Branding, Cutting Through the Noise, and Making it in the Music Industry with David Kim

For the past decade, David Kim has helped music producers solidify their branding and differentiate themselves in the music industry.

He boasts an impressive roster of past and present clients including Axwell, Ingrosso, Alesso, AC Slater, Brasstracks, Grandtheft, KRANE, and many more.

In this episode of podcast, we dive deep into what PR really means and how it can help take artists and their brand to the next level.

Here are 5 key takeaways you’ll have from this episode:

  1. The value of working with a publicist
  2. How to cut through the noise
  3. Strategies for creating a successful brand
  4. The value of networking
  5. What it takes to make it in the music industry


Check out these lessons from David Kim below (or listen to the podcast episode for even more details).

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1. The value of working with a publicist

As you become more and more successful as an artist, you’re going to have more responsibilities. You will need to promote your upcoming tour, market your upcoming EP, come up with clever tweets and Facebook posts for all your fans, all while still spending some serious time in the studio creating some amazing music.

Sounds pretty overwhelming, am I right? So how do the best artists do it?

They delegate.

They focus on their core competency while delegating everything else to a team of people they trust. Their booking agent handles their upcoming shows, their manager handles their upcoming releases, and a PR agency like David’s helps them grow and promote their brand.

Working with a publicist offers artists a structured and strategic approach to reaching the right audience with their brand. While many artists will initially start their PR efforts internally, there comes a point where bringing someone in out-of-house is essential in order to free up time for each team member to focus on their core responsibilities.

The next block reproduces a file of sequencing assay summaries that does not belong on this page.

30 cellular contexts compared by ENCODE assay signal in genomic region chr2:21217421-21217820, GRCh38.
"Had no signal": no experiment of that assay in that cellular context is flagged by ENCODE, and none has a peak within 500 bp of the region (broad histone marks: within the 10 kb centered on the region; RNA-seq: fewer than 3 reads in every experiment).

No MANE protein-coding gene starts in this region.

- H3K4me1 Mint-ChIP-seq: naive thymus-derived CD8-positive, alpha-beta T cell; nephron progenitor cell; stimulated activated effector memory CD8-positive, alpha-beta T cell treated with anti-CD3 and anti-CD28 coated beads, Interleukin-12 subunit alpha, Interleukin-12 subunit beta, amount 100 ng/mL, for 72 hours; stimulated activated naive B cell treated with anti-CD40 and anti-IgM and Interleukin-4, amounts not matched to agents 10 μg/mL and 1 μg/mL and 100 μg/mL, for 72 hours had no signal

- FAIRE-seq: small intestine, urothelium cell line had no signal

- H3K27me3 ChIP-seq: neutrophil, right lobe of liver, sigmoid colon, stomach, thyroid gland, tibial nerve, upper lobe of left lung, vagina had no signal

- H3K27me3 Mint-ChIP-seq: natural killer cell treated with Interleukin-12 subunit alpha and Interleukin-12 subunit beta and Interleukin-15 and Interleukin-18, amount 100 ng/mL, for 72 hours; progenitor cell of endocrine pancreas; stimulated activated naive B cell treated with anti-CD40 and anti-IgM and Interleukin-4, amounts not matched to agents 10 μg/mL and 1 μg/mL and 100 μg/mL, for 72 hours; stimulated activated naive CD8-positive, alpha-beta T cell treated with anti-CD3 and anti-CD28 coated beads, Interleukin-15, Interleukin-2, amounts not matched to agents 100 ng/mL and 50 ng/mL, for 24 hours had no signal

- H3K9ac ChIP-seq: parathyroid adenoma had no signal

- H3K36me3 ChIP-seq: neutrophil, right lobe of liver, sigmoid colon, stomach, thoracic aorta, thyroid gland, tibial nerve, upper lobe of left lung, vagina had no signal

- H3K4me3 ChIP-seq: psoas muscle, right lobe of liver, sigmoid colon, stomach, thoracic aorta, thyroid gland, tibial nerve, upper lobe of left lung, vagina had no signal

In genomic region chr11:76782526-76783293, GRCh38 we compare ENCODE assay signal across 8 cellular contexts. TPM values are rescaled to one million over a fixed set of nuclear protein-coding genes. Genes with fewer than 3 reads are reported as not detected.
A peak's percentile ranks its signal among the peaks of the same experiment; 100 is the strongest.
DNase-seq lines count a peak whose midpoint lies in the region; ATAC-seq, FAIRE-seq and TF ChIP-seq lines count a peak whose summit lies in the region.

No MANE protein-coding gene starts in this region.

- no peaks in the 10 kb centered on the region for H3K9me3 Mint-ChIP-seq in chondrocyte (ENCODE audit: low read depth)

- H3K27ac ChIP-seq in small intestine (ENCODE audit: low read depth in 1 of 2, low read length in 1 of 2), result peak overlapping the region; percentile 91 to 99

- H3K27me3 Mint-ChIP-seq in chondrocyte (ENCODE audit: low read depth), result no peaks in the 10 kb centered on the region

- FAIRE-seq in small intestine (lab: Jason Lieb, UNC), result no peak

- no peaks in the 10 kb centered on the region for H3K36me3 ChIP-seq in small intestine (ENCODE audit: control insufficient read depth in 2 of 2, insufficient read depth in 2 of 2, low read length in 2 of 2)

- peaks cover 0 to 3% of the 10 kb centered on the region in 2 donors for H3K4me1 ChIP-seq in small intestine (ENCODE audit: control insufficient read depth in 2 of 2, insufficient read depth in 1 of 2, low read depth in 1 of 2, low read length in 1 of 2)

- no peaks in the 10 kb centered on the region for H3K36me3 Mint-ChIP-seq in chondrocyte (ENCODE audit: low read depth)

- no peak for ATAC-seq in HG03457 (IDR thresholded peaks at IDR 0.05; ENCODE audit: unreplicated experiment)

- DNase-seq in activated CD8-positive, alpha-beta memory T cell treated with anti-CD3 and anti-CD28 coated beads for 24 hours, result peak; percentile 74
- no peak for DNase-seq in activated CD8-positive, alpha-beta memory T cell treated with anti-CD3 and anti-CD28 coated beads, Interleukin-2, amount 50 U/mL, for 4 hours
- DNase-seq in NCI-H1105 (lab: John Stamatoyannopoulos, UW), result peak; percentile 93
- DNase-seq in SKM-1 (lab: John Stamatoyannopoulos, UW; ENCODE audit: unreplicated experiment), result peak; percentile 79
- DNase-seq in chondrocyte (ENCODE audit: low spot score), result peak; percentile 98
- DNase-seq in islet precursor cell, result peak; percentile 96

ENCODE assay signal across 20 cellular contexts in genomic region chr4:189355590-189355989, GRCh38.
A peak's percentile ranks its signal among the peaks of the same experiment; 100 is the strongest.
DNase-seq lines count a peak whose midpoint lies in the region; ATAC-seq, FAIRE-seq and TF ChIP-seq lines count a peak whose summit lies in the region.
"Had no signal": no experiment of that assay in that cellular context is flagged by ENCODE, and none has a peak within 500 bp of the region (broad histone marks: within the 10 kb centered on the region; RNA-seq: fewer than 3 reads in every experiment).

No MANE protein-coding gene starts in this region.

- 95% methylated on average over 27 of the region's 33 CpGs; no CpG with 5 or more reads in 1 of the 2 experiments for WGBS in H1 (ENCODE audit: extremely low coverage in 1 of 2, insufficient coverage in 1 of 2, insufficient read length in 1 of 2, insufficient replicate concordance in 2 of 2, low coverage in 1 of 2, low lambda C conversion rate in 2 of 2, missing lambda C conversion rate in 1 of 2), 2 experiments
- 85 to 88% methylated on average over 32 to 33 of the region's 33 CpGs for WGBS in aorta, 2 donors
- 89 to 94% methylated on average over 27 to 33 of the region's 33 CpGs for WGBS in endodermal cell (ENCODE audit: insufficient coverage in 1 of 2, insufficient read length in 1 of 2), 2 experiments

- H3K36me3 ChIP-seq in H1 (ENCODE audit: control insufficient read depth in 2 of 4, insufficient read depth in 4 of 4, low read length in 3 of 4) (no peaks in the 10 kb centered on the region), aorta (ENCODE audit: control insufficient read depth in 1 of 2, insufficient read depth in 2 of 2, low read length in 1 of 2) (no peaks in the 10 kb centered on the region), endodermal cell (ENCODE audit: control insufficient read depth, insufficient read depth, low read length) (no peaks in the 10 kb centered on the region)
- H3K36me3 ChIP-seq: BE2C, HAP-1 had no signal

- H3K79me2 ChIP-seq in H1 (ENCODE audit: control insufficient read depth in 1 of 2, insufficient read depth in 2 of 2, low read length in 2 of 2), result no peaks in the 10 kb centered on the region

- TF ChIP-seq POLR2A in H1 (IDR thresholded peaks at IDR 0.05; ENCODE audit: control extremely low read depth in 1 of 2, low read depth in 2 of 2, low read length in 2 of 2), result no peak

Doing this enables the artist to focus on their art and lead the creative vision for their brand, while David’s team works to champion that artist’s brand and their music.

2. How to cut through the noise

When working with a new artist, David likes to sit down with them in order to really understand who they are as a person. Although this may be slightly unconventional, this helps him discover creative avenues he can take to help his artists stand out.

Do they smoke a certain strain of weed when producing? David might pitch a feature in High Times.

Does this sound far fetched? It shouldn’t. This is exactly what Wiz Khalifa and GRiZ have done with a ton of success over the years.

Its about helping that artist reflect and really figure out what makes them unique. As a producer, you should also be thinking deeply about what makes you different, and how you can create exposure out of ordinary things in your life.

Effective PR in action

David brought up an interesting piece he read recently about TOKiMONSTA discussing her battle with brain cancer. He said that although he wasn’t really a fan of her music before reading the article, after learning more about her story, he was compelled to dive into Spotify and give her music a shot.

This is a great example of how effective PR is more than just writing about a new single or upcoming tour. Its about making people feel some sort of emotion, and letting those people understand that artist and their brand on a deeper level.

Sure, numbers and analytics have their role in the process, but at the end of the day its about the heart. Its about how your listeners feel, and there’s so many ways you can evoke emotion in your fans outside of just the music you create.

3. What it means to create a successful brand

David has worked with some of the most successful artists in the industry, including Axwell Λ Ingrosso, Alesso, Grandtheft, KRANEand so many more. It should be no surprise that he knows what it takes to create and grow a successful brand.

He made it clear that the most best artists are very deliberate and methodical with everything they do. Every release and initiative serves a specific purpose that gets them closer to achieving a their overall goal.